EASTERN EQUINE ENCEPHALITIS IS A RARE MOSQUITO-BORNE VIRAL DISEASE THAT CAN ONLY BE TRANSMITTED TO PEOPLE BY THE BITE OF AN INFECTED MOSQUITO. EASTERN EQUINE ENCEPHALITIS IS REGARDED AS ONE OF THE MOST DEADLY MOSQUITO-BORNE DISEASES IN THE UNITED STATES. SYMPTOMS INCLUDE HIGH FEVER, STIFF NECK, HEADACHE, AND LACK OF ENERGY.
The Cambridge Public Health Department leads the city's response to the risks posed by West Nile Virus, eastern equine encephalitis, and other mosquito-borne diseases.
What is the Risk in Cambridge?
EEE is not considered a threat to residents of Cambridge and surrounding cities. While mosquitoes with EEE are trapped in the area once every few years, this is a very rare occurrence. Most EEE-positive mosquitoes have been found south and southwest of Boston in Norfolk, Bristol, and Plymouth counties.
Eastern Equine Encephalitis in Masssachusetts
Although eastern equine encephalitis (EEE) is a very rare disease, Massachusetts has the second largest number of reported human cases in the country. Between 2004 and 2013, 82 people in the U.S. were infected with the EEE virus. Of these people, 29% (24 individuals) were infected in Massachusetts. There were no human cases of EEE virus infection identified in Massachusetts in 2014 or 2015. The virus is most often identified in mosquitoes found in and around cedar and red maple freshwater swamps.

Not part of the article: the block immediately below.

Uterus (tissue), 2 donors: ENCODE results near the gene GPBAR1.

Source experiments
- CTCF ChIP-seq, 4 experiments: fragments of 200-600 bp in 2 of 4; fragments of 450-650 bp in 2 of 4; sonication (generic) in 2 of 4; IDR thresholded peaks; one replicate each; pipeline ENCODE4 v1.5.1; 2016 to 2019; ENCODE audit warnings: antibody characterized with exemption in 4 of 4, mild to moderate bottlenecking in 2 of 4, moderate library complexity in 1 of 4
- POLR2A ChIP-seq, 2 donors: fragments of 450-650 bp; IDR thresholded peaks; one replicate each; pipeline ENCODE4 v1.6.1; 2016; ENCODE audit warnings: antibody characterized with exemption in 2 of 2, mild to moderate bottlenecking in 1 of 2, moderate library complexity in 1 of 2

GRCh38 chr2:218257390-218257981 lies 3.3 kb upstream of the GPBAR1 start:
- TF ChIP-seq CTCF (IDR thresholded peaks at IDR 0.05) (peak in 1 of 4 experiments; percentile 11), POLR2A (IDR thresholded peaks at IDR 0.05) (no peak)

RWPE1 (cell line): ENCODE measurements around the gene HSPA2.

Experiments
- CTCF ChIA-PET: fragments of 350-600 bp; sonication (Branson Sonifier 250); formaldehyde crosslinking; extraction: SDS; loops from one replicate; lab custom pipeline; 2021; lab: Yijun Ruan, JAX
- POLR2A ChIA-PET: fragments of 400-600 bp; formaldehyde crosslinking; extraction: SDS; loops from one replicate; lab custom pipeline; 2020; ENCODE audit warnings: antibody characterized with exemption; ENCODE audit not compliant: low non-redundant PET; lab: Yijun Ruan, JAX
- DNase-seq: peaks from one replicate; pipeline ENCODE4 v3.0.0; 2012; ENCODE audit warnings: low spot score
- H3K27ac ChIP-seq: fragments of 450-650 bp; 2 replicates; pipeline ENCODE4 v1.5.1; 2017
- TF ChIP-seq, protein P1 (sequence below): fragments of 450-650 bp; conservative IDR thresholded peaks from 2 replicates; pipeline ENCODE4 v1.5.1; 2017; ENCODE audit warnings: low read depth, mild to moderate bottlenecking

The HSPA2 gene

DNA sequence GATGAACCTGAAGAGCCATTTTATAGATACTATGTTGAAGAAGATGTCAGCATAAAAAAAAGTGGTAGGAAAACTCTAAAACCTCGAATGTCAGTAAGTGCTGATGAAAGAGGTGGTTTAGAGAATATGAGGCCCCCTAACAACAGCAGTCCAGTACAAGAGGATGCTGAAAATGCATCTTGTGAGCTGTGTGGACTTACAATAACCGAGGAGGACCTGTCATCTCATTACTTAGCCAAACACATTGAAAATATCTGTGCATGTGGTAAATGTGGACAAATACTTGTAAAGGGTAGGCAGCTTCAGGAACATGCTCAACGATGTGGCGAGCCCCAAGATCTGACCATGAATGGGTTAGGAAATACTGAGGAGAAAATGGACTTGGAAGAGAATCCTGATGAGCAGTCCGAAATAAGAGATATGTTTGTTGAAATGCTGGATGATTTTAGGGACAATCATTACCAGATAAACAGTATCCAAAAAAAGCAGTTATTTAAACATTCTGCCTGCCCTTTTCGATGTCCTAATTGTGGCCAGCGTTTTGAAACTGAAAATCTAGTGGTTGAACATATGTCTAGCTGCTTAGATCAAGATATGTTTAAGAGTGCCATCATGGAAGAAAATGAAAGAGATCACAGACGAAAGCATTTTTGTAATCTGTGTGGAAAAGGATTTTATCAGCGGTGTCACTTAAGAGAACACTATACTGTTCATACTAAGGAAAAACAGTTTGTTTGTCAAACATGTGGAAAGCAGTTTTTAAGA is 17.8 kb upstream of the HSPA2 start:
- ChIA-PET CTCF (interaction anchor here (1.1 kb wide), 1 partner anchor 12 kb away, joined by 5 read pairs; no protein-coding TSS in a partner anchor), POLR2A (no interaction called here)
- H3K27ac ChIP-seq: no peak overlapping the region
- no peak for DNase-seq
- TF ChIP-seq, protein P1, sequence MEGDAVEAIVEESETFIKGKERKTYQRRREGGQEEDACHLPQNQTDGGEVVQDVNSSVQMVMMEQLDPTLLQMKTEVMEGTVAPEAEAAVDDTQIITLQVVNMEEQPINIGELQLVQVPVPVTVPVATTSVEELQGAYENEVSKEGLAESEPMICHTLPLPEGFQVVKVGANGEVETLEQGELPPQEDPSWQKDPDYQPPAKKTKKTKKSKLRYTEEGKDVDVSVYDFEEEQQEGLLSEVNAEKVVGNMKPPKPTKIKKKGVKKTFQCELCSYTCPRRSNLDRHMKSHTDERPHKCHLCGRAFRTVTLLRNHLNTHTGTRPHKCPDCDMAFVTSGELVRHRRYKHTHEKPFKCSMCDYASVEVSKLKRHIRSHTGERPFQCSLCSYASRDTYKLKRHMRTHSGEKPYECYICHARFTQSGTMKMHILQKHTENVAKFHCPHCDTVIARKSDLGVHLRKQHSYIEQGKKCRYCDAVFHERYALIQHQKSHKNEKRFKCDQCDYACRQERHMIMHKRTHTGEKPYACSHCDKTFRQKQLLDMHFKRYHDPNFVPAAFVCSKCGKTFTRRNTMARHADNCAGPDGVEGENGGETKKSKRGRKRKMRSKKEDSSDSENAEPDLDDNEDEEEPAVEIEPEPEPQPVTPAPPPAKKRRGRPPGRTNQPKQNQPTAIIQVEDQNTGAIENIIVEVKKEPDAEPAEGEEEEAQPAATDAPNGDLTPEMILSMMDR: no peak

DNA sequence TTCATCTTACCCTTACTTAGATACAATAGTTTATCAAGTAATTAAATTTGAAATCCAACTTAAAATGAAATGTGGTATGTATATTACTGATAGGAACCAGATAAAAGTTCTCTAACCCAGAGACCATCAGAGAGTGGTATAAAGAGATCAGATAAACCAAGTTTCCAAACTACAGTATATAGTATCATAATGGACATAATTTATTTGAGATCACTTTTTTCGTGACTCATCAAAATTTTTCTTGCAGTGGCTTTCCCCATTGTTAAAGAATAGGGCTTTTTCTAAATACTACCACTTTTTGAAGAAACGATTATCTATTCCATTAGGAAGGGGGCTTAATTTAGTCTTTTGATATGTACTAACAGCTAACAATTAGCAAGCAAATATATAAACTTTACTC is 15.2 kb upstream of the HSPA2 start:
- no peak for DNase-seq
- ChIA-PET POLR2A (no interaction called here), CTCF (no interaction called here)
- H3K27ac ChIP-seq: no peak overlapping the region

Historically, outbreaks of eastern equine encephalitis occurred in Massachusetts about once every 10 to 20 years. The typical outbreak lasted two to three years. Current evidence suggests that these previously observed patterns may be changing and must be monitored carefully, according to a 2015 report from the Massachusetts Department of Public Health. The most recent outbreaks occurred in 2004–2006 and 2010–2012.
Infected mosquitoes have been detected in Plymouth, Bristol, Franklin, Middlesex, Worcester, Norfolk, and Essex counties. The area of highest risk for transmission of EEE continues to be southestern Massachusetts, which is the historic area of risk. However, over the last 10 years, human infections of EEE have been acquired outside of these historic areas of risk.
To learn more about the risk of eastern equine encephalitis in Massachusetts, see the risk map from the Massachusetts Department of Public Health.
How to Protect Yourself
The EEE virus is carried by birds that live in natural wetlands. It is usually found only in types of birds and mosquitoes that do not bite people. However, when the virus infects large numbers of birds, the virus may infect other species of mosquitoes that do bite horses and people.
To protect yourself from eastern equine encephalitis and other mosquito-borne diseases, see the health department's prevention tips.
For more information, visit the Massachusetts Department of Public Health arbovirus website and the CDC’s EEE fact sheet.
Last updated on June 24, 2016